Trump-Shaped Ecstasy Pills Have Showed Up on the Dark Web

Drug manufacturers in the Netherlands have gotten creative and begun producing MDMA pills shaped like—what else?—the 45th president’s head. They are allegedly being sold on the dark web and by dealers in Amsterdam, while one seller even advertises them with the slogan, “Trump makes partying great again,” reports the Daily Star.

The tablets come in orange or pink, and depict the former television host with his signature, ever-mysterious haircut. They reportedly contain 220 milligrams of MDMA, and are currently selling for about $10.50 (£8) a pill in the UK, according to the Star.

It is not unusual for drug manufacturers to take inspiration from pop culture when trying to market their product. Last year Pokémon-themed ecstasy pills were reportedly being sold around Europe, while a load of Minions-shaped pills were seized by authorities in Chile.

If you’re wondering how to party this festival season without destroying yourself, THUMP has got you covered with a handy, straightforward guide.

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A Guy Got Denied at a Club Door So He Jumped into a Canal

A French dancer jumped into a canal in Manchester this morning in protest at being denied entry to a club. Nearby door staff at a club on Canal Street in central Manchester then helped the man get out of the waterway safely after his aquatic act of defiance was caught on the club’s CCTV, reports Manchester Evening News.

Manchester police tweeted about the incident earlier today, reporting that the man was “cold and wet (unsurprisingly), but otherwise uninjured” after his “grand jete” at 2:30 AM. Along with members of local law enforcement, both an ambulance and the fire department showed up to the scene but the man walked away unharmed.

If you’re looking to avoid this kind of situation on a night out in Northwest England, you should probably read THUMP’s guide to clubbing in Manchester.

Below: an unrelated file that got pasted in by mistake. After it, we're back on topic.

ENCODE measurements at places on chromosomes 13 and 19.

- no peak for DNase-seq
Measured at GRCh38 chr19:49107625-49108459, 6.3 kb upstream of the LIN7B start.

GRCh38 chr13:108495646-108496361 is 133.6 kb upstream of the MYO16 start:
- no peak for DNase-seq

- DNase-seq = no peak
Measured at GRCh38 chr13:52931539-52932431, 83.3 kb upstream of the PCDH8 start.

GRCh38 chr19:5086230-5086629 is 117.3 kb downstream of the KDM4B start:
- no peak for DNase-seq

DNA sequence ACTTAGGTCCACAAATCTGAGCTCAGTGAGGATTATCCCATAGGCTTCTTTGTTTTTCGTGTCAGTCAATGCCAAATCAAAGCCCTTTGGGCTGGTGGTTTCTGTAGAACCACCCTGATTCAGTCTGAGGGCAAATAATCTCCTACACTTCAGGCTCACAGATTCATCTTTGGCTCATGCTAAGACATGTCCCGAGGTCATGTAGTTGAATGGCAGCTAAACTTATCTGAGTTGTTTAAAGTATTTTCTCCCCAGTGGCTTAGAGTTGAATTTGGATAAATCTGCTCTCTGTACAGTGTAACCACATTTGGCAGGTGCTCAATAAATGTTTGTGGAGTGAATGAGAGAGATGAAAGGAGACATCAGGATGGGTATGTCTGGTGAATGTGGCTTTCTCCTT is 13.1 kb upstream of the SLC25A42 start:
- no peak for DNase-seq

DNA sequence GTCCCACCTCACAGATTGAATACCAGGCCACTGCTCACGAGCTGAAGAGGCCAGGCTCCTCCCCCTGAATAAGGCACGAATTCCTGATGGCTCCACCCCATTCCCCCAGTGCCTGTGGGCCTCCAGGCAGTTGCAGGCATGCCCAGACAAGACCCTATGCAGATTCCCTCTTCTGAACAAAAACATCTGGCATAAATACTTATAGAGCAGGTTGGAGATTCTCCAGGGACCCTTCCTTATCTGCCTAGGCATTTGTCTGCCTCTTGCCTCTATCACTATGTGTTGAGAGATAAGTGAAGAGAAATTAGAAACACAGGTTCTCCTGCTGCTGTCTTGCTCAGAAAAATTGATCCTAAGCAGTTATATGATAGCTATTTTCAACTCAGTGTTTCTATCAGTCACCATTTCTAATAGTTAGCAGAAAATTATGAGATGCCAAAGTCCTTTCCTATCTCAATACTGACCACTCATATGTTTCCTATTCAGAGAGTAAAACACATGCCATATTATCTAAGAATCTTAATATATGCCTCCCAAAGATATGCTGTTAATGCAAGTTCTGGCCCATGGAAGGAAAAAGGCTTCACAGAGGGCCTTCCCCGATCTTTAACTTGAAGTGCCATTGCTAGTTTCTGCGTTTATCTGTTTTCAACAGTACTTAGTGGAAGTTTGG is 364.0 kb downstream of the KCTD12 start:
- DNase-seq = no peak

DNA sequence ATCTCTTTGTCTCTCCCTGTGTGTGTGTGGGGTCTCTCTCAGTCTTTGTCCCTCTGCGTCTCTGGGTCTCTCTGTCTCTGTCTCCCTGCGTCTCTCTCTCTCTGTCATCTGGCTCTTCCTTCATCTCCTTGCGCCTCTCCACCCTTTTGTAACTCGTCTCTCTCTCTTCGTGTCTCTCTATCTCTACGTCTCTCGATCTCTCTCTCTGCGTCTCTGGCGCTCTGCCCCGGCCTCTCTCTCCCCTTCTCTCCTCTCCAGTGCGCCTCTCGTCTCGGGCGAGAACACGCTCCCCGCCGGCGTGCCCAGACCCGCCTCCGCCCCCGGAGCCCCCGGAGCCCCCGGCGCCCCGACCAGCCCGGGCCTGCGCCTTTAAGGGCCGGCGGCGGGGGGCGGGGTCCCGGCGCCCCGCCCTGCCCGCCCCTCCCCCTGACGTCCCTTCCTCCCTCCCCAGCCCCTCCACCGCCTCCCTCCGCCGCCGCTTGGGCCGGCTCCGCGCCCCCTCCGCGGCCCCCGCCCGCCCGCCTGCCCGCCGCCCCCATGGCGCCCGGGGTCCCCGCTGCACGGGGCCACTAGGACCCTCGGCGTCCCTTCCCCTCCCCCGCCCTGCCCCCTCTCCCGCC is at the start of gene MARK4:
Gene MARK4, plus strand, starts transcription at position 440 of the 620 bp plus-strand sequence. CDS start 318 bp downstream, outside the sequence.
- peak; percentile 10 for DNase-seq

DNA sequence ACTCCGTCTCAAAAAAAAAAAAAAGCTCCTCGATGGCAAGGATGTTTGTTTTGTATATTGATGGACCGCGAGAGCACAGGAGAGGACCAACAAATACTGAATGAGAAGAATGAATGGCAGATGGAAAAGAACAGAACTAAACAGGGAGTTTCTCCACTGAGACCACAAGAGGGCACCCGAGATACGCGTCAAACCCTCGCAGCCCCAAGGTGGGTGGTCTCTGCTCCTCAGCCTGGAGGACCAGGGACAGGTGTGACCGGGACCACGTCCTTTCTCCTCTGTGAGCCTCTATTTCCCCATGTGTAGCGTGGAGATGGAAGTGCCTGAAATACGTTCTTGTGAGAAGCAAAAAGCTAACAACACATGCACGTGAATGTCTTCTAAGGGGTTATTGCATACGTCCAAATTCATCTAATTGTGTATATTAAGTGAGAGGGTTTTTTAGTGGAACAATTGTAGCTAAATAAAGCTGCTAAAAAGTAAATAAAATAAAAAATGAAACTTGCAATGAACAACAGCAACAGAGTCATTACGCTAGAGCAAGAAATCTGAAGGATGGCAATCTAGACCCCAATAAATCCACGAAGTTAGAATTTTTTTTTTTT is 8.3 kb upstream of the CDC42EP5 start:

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Kai Whiston's 'Mukbang' Mixtape is Like a 3D-Rendered Food Fight

To celebrate recently finishing high school, rising Dorset, UK beatmaker Kai Whiston has shared a new 35-minute mixtape consisting entirely of original material and remixes.

Mukbang takes its name from an online video genre that originated in South Korea, in which hosts eat large amounts of food on camera. The 18-year-old producer, who has already received co-signs from Brainfeeder affiliate Iglooghost and BBC Radio’s Mary Anne Hobbs, engorges the stereo field in the session, dripping and twisting murky globs of sound in an abstract, expressive manner. Across 14 tracks, kaleidoscopic chunks of sound splatter against one another like a 3D-rendered food fight, evoking artists like Arca and Autechre’s more untethered software experiments.

The mix follows Whiston’s 2016 EP on TAR, Houndstooth, and includes a collaboration with Portland experimental bass producer Noer the Boy.

Listen to Mukbang, which features artwork by American multimedia artist Sam Rofles (Amnesia Scanner, Kingdom, Mykki Blanco), and check out a tracklist below.

Mukbang Tracklist:

1. An Update (Intro)
2. Tether
3. Mukbang
4. Lux
5. Slugabed – Winter (Kai Whiston Remix)
6. Gobsmack
7. Brain Fritta
8. Broody
9. Teeth Chissel
10. Embryo
11. Split Bone
12. Joe Petersen’s Interlude
13. Gum Weep (feat. Noer the Boy)
14. Drayen’s Revenge (Outro)

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Zeno Amsel's "Sea Cucumber" is Dank and Squirmy Techno

Houston producer Zeno Amsel has shared a jittery new track off his upcoming debut EP on Lobster Theremin, Enzo Trax.

“Sea Cucumber” is pleasantly woozy techno that strikes an enervating balance of gnarled and crisp production values. Its unquantized bassline has a certain wiggling effect, which, paired with some dynamic knob twiddling in the harmonic mid-range, gives the track a compellingly squirmy quality.

The Texas artist told THUMP about the song’s psychedelically cosmic backstory over email. “I drew inspiration from the immense variety of forms in the universe,” he said. “I imagined dark, dank, no-name clubs where anonymous revelers embrace their identity as specs in the infinity of existence.”

Enzo Trax will be released on June 30, and is available for pre-order.

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GAIKA and Zed Bias Feature on Manchester Charity Compilation

Warp signee GAIKA, UK club music veteran Zed Bias, and English musician Illum Sphere all contributed unreleased tracks to a new charity compilation, Manchester With Love, out today. Proceeds from the compilation will go toward the We Love Manchester Emergency Fund, to support people affected by the May 22 terrorist attack at the Manchester Arena.

The album features 226 tracks from artists across a huge span of genres, ranging from English punk pioneers the Buzzcocks to Mixpak affiliate Murlo, influential duo 808 State, and post-punk legends A Certain Ratio. It only costs $12.67, or £10.

The emergency fund was created by was created by the Manchester city council in partnership with Red Cross UK.

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Broken English Club’s “Stray Dogs” Was Inspired by Britain's Only Desert